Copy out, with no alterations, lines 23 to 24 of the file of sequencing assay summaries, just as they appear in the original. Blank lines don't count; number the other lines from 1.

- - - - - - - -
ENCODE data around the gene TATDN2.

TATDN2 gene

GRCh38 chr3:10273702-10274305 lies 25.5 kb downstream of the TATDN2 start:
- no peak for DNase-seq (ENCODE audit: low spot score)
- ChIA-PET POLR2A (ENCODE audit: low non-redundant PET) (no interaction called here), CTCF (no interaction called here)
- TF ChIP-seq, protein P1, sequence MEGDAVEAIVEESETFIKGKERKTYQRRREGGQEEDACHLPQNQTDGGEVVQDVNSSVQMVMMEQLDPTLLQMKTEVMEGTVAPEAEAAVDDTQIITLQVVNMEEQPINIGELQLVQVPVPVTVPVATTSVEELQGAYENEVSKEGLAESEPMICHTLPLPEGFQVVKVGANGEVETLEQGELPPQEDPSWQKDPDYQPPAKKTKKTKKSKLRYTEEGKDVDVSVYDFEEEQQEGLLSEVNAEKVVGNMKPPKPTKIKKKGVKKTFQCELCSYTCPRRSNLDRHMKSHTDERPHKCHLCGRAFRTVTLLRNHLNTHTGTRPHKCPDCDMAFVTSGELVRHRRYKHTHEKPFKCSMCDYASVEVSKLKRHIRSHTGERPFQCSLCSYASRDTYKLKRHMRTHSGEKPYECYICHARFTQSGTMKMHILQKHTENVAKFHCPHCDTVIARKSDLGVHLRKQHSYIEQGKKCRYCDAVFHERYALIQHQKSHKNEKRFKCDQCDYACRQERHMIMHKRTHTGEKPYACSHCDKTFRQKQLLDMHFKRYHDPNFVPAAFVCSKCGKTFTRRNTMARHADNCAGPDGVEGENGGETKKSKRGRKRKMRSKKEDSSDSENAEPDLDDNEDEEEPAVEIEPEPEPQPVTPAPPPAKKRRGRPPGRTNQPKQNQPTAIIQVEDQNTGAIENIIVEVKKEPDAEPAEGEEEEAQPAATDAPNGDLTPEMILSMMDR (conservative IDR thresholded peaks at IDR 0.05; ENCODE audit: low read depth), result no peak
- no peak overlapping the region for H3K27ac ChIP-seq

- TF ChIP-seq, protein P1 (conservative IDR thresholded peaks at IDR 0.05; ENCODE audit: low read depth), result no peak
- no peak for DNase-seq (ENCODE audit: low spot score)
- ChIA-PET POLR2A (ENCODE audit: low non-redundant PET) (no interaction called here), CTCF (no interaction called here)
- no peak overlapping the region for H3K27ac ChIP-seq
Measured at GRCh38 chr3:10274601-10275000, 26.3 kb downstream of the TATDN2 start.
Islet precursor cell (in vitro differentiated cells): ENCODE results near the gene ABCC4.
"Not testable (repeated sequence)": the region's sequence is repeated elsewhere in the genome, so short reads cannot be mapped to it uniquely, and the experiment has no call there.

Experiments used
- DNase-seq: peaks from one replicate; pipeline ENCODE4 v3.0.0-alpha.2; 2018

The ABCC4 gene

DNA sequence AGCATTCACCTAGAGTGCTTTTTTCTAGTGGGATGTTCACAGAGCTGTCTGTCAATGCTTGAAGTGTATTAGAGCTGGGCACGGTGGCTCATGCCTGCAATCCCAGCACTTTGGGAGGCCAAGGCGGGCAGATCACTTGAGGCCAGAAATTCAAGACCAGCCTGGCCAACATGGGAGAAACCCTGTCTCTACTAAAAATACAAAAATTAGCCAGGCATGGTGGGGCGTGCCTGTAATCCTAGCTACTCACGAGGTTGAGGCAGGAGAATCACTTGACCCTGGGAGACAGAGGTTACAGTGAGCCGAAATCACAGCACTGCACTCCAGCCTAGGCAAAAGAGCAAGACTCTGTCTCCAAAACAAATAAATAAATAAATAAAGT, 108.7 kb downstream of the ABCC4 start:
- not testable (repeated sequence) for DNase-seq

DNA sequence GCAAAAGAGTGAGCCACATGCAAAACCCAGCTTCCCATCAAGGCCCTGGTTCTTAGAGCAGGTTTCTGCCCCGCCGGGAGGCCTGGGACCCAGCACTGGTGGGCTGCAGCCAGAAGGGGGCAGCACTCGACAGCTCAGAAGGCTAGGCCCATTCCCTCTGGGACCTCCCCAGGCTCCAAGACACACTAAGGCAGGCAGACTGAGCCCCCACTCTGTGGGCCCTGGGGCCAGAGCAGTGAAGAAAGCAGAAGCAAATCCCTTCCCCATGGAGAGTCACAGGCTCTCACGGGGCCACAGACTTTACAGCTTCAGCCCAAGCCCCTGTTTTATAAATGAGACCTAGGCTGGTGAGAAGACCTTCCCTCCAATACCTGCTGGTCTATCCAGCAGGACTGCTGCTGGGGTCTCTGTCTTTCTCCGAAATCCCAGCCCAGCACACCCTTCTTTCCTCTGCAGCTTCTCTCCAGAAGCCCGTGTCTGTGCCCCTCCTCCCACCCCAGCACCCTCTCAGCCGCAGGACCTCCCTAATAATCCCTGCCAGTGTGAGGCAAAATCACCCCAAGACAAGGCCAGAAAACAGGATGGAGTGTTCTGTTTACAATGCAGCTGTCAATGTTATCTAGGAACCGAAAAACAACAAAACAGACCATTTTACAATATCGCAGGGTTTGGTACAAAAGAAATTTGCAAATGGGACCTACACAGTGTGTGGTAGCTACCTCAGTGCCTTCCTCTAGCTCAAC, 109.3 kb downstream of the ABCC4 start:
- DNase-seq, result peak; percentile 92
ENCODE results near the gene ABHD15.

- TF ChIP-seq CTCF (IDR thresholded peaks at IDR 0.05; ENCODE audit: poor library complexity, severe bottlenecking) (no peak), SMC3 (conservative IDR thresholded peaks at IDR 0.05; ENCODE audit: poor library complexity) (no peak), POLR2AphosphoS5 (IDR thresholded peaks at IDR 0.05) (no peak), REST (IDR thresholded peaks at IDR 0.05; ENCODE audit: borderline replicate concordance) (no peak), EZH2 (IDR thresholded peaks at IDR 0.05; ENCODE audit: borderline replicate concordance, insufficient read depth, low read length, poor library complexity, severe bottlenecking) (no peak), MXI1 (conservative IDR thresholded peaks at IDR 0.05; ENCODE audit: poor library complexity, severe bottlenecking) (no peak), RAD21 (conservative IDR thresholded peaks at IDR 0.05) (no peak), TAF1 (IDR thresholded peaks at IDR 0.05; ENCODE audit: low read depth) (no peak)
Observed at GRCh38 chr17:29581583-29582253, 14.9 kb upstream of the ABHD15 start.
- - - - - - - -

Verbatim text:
- TF ChIP-seq CTCF (IDR thresholded peaks at IDR 0.05; ENCODE audit: poor library complexity, severe bottlenecking) (no peak), SMC3 (conservative IDR thresholded peaks at IDR 0.05; ENCODE audit: poor library complexity) (no peak), POLR2AphosphoS5 (IDR thresholded peaks at IDR 0.05) (no peak), REST (IDR thresholded peaks at IDR 0.05; ENCODE audit: borderline replicate concordance) (no peak), EZH2 (IDR thresholded peaks at IDR 0.05; ENCODE audit: borderline replicate concordance, insufficient read depth, low read length, poor library complexity, severe bottlenecking) (no peak), MXI1 (conservative IDR thresholded peaks at IDR 0.05; ENCODE audit: poor library complexity, severe bottlenecking) (no peak), RAD21 (conservative IDR thresholded peaks at IDR 0.05) (no peak), TAF1 (IDR thresholded peaks at IDR 0.05; ENCODE audit: low read depth) (no peak)
Observed at GRCh38 chr17:29581583-29582253, 14.9 kb upstream of the ABHD15 start.